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- To feel the full value of group risk benefits, employers should be aware of the advantages such benefits provide and the range of additional services that are available.
- An effective communications strategy will utilise a range of channels that reflect how employees want their benefits to be communicated to them.
- Line managers can share benefits information with their teams, which can have a significant impact on engagement levels.
An effective communications approach is a key component in increasing employee engagement with benefits schemes and, in turn, of driving staff engagement with and loyalty to the organisation providing those benefits.
In order for organisations and their workforce to feel the full value of the support offered by group risk provision, it is vital that employers are aware of the advantages that group risk benefits deliver and that they have a comprehensive understanding of the additional services that are available to them.
Tom Gaynor, employee benefits director at MetLife UK, says thorough dissemination of information across relevant teams within an organisation is particularly pertinent in instances where, for example, group risk services have been selected by the procurement or management team rather than the department that will be administering the benefits to staff.
“Whoever it is that makes the decision about which insurance provider to go with may not be the person that actually implements the benefits strategies and communications,” he explains. “[The latter] may have read somewhere that there is bereavement counselling or probate advice available with group life cover, or that there is help with wellness, but then there is a disconnect [in how those services are communicated to them].”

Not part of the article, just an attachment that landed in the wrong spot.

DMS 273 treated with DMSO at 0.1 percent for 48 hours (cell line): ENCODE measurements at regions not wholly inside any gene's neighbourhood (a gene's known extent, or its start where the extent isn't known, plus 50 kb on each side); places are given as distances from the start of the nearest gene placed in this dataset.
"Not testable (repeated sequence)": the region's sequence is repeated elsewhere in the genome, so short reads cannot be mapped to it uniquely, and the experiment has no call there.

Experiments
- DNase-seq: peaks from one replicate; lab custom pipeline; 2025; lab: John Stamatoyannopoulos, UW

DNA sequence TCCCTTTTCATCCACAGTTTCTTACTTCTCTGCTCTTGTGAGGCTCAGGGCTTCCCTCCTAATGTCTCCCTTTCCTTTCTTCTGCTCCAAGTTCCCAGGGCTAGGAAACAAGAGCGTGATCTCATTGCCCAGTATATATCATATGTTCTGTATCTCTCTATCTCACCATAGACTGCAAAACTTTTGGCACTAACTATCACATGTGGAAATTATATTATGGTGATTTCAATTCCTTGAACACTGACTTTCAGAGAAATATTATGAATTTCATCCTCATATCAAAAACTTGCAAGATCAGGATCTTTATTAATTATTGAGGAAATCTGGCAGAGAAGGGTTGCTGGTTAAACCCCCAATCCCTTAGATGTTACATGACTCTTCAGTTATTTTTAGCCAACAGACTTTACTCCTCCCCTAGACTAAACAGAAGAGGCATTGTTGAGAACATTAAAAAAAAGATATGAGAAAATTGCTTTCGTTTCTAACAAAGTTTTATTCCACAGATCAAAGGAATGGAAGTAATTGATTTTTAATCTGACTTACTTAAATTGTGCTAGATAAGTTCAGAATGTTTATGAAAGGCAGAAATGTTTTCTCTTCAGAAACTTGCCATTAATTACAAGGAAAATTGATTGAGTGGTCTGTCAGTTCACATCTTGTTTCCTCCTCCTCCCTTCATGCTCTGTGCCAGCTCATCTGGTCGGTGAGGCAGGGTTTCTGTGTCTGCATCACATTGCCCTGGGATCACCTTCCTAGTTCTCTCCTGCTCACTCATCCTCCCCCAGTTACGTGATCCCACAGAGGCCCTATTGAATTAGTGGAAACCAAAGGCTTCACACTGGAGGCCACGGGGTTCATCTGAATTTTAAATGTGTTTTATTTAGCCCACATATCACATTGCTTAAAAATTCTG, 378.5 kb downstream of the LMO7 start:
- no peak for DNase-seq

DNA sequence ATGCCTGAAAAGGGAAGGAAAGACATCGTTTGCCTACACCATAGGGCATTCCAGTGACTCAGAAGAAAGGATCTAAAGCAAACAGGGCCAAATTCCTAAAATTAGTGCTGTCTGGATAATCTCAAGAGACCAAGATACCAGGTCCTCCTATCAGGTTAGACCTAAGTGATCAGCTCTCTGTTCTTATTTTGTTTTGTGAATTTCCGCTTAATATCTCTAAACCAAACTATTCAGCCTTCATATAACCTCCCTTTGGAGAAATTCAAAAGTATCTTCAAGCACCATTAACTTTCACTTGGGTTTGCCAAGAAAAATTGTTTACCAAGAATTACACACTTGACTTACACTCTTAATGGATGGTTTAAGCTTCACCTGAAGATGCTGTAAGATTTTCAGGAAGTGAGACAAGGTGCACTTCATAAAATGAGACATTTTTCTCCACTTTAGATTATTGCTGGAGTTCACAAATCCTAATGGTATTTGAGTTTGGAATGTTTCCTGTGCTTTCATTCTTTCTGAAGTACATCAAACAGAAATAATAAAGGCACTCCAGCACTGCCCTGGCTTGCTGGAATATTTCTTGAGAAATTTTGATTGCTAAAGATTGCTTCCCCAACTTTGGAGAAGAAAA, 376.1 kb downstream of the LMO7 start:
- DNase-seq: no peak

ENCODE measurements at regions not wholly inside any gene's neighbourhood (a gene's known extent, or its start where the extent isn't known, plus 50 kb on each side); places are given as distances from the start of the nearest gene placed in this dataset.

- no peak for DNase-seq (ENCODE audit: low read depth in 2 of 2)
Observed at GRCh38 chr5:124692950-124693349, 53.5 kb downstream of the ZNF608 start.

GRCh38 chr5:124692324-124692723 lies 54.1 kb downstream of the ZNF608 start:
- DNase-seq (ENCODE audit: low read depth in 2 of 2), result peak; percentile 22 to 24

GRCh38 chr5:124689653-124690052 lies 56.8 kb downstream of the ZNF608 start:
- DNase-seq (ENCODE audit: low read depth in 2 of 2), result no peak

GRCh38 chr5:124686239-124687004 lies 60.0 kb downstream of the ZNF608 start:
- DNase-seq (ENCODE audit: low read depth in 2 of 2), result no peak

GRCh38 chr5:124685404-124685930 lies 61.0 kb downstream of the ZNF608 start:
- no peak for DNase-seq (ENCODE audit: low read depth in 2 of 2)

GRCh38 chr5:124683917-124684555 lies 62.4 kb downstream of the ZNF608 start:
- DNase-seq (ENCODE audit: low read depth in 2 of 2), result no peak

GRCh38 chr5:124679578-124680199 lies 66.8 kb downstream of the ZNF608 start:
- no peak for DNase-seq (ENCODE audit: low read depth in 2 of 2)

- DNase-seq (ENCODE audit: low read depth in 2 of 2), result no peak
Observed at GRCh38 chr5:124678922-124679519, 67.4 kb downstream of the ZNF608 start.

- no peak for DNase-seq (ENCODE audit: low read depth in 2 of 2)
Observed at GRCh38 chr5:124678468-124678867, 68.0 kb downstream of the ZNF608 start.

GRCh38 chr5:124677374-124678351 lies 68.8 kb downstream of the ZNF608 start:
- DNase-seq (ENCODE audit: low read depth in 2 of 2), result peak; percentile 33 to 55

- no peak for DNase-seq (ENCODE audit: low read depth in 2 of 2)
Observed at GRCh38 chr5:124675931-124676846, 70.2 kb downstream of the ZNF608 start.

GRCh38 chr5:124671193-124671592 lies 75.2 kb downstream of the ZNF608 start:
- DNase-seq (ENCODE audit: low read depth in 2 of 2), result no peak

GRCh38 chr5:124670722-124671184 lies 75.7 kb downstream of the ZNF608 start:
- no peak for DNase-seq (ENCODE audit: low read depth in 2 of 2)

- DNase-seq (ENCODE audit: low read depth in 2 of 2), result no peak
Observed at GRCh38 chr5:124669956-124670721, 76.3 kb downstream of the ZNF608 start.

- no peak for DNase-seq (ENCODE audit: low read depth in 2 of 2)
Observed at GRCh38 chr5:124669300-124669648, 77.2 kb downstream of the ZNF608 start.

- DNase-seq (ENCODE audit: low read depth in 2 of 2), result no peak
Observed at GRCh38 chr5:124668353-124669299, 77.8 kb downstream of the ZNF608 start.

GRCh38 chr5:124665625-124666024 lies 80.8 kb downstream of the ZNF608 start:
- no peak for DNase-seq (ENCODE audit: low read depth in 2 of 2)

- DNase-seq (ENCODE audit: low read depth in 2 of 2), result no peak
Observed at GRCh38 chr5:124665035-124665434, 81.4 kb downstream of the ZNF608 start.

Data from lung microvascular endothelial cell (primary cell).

John Attley, engagement manager at the National House Building Council (NHBC), adds that communication surrounding the benefits of group risk could be tailored according to the purpose and priorities of internal departments, such as procurement teams, management, human resources (HR) and reward and benefits professionals.
Attley says: “I think segregating messages is really important here.”
This could mean a stronger focus on return on investment when communicating to certain departments, while providing a more in-depth look at the business case for group risk products and services when communicating to others.
For Gaynor, one of the most effective ways of demonstrating the value of benefits is by ensuring that employers have access to relevant statistics and case studies, and opening up a dialogue with examples of where group risk benefits have been of help to organisations and their staff. For larger employers this may include specific examples of employees within that organisation that have been supported throughout the claims or rehabilitation process. However, these case studies are also of value to other employers that may not have yet experienced the process, in demonstrating how such benefits would help an employee should an occasion where they require support arise.